npm install --save-dev babel-plugin-relay graphql relay-compiler

Next, add this line to the scripts section of package.json. This gives you an easy way to run Relay's compiler.

"relay": "relay-compiler --src ./src --schema ./schema.graphql"

Relay requires the use of a compiler to convert graphql statements to optimized runtime code. For more info about the Relay compiler see https://relay.dev/docs/en/graphql-in-relay.html#relay-compiler.

Configure a Relay Environment

A Relay environment brings together everything Relay needs to function, which is at a minimum a Store which handles data storage and caching, and a Network Layer which handles communications with the GraphQL server.

Create a new file at src/Relay/Environment.js and add the following code. This is a basic Relay Environment that can handle GraphQL Queries - you'll add subscription support later. For more info on Relay environments see https://relay.dev/docs/en/relay-environment.html.

/* global fetch */
import {
  Environment,
  Network,
  RecordSource,
  Store
} from 'relay-runtime'

function fetchQuery (
  operation,
  variables
) {
  const headers = {
    'Content-Type': 'application/json'
  }
  // This url matches the example server by default - change it to match your environment if needed.
  return fetch('http://localhost:4001/graphql', {
    method: 'POST',
    headers,
    body: JSON.stringify({
      query: operation.text,
      variables
    })
  }).then(response => {
    return response.json()
  })
}

const environment = new Environment({
  network: Network.create(fetchQuery),
  store: new Store(new RecordSource())
})

export default environment

3. Building React Components and Fetching Initial Data

Now lets set up React components to display our messages. We know from looking at our server's schema that messages will have id, username, and message fields. Create a file at src/Message.js and add the following code to it:

// #1
import React, { Component } from 'react'
import { graphql } from 'babel-plugin-relay/macro'
import { createFragmentContainer } from 'react-relay'

// #2
class Message extends Component {
  render () {
    const { username, message } = this.props.message
    return (
      <li>
        {username}: {message}
      </li>
    )
  }
}

// #3
export default createFragmentContainer(
  Message,
  graphql`
    # As a convention, we name the fragment as '<ComponentFileName>_<propName>'
    fragment Message_message on newMessage {
      username
      message
    }
  `
)

Let's briefly review the code above.

  1. We import React and utilities for Relay. Note that graphql is imported from a babel plugin - this is what allows the Relay compiler to work its magic on GraphQL statements during compilation.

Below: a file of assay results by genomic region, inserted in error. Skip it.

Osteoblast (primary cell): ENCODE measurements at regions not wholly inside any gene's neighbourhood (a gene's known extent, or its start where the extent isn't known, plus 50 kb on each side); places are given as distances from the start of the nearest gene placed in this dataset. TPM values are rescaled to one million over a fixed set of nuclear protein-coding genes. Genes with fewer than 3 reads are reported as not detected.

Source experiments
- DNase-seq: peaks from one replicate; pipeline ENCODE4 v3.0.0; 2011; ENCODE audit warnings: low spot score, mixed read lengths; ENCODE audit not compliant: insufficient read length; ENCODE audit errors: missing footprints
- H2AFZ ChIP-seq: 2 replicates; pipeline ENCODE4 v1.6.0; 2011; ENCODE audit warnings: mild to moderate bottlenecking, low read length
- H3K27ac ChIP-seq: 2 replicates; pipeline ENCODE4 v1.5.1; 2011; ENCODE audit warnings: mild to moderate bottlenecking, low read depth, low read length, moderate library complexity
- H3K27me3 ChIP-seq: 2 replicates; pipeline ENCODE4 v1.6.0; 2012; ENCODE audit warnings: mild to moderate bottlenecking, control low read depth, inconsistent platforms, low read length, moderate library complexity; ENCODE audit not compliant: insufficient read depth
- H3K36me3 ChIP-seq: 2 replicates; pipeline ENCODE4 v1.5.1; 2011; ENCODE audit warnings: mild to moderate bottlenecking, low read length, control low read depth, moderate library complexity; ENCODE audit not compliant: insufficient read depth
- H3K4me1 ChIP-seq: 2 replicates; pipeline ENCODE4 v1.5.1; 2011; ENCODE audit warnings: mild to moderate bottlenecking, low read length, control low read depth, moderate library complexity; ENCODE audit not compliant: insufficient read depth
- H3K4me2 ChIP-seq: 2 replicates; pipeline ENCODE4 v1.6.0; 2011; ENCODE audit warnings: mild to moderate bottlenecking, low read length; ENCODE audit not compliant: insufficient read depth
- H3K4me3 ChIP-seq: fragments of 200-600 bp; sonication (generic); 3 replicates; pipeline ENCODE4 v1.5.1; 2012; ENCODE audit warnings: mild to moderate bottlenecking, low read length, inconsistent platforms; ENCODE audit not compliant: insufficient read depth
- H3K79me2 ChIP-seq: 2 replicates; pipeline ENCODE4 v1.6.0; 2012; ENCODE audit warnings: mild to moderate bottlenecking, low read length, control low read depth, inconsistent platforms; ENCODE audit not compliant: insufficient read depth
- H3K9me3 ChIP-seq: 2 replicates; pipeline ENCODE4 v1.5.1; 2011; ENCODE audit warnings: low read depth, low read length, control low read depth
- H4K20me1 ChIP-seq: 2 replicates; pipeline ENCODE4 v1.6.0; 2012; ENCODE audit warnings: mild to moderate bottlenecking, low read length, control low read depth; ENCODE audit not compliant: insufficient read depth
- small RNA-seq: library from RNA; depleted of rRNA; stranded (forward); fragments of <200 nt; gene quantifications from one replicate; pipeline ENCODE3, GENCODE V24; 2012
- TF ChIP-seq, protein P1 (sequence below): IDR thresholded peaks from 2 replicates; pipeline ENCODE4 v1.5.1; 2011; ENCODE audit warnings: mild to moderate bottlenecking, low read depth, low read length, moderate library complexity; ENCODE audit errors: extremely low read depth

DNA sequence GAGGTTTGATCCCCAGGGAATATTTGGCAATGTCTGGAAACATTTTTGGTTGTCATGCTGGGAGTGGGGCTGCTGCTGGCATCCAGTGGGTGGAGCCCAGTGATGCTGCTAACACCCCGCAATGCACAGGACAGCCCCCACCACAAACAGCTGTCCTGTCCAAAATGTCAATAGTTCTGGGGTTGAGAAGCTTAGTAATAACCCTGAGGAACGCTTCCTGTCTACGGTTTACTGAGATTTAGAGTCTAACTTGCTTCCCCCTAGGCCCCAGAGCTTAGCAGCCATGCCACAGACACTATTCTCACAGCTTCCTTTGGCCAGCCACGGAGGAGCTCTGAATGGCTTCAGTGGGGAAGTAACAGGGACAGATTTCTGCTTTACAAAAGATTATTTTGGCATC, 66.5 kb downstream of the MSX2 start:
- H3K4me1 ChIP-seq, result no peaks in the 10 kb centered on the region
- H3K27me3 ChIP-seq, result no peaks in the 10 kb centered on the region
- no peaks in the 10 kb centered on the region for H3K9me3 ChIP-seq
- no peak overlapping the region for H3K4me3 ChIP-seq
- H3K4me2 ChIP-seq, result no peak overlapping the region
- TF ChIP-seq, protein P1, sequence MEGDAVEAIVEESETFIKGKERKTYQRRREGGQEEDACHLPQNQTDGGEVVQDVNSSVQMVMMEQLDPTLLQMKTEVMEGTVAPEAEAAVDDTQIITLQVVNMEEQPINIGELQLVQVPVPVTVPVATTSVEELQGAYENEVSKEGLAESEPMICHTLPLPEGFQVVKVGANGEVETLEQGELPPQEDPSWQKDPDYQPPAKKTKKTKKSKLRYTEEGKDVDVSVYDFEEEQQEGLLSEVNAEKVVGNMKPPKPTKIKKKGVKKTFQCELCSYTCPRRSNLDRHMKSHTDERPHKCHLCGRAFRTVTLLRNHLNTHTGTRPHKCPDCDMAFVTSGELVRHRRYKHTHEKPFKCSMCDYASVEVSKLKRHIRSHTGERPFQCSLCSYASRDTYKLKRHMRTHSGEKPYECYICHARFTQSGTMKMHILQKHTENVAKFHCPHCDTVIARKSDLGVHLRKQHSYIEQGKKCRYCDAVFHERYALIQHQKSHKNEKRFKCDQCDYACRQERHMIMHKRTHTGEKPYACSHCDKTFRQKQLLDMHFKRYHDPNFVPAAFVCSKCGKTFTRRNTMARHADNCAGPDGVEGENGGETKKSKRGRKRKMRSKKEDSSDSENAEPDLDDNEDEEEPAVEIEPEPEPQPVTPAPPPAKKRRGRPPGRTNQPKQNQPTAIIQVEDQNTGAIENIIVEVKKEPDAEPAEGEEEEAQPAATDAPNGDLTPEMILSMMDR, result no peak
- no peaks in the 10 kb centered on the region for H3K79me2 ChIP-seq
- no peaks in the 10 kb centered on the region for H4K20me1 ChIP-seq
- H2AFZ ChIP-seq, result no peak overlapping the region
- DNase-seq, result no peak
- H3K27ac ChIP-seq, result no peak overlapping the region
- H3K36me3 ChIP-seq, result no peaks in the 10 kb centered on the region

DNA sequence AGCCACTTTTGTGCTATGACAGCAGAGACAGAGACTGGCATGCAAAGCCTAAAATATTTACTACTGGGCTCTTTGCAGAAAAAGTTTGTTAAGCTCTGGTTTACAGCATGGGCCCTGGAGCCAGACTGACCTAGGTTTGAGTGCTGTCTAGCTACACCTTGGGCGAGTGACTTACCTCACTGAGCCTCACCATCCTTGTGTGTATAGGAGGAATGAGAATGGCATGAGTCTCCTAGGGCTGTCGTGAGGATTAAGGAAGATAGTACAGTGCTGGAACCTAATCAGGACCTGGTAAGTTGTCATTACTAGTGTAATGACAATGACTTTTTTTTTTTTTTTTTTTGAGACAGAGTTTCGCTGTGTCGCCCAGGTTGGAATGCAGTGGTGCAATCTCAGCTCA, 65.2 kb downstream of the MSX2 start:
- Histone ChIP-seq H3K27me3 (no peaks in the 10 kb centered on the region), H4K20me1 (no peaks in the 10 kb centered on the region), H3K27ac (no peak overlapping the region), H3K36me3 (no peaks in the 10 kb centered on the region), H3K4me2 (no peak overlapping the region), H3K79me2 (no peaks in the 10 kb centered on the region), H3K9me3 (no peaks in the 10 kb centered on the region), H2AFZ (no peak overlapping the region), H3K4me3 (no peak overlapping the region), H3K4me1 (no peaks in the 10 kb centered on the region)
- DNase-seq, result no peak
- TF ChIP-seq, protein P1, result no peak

2. We create a very basic React component that simply displays a username and message in a <li> element.

  3. We use a Relay Fragment Container to specify the data our component needs.

Now open src/App.js and replace its code with the following:

import React, { Component } from 'react'
import './App.css'
import { graphql } from 'babel-plugin-relay/macro'
import { QueryRenderer } from 'react-relay'
import environment from './Relay/Environment'
import Message from './Message'

class App extends Component {
  render () {
    return (
      <QueryRenderer
        environment={environment}
        query={graphql`
          query AppQuery{
            messages(last: 10) @connection(key: "AppQuery_messages") {
              edges{
                node{
                  id
                  ...Message_message
                }
              }
            }
          }
        `}
        variables={{}}
        render={({ error, props }) => {
          if (error) {
            console.error(error)
            return <div>Error!</div>
          }
          if (!props) {
            return <div>Loading...</div>
          }
          return <div>
            Messages:
            <ul>
              {props.messages.edges.map(edge => <Message key={edge.node.id} message={edge.node} />)}
            </ul>
          </div>
        }}
      />
    )
  }
}

export default App

In this component we're implementing Relay's QueryRenderer to fetch up to the last ten messages on the server and render them in a list using our simple Message component.

Note the @connection(key: "AppQuery_messages") annotation. This annotation is an identifier that will help us later when we want to display additional messages from a subscription - think of it as a tag that makes it easy to find a collection of GraphQL records in the Relay store.

This completes the basic React app displaying data with a GraphQL Query. Let's build the app and see it in action!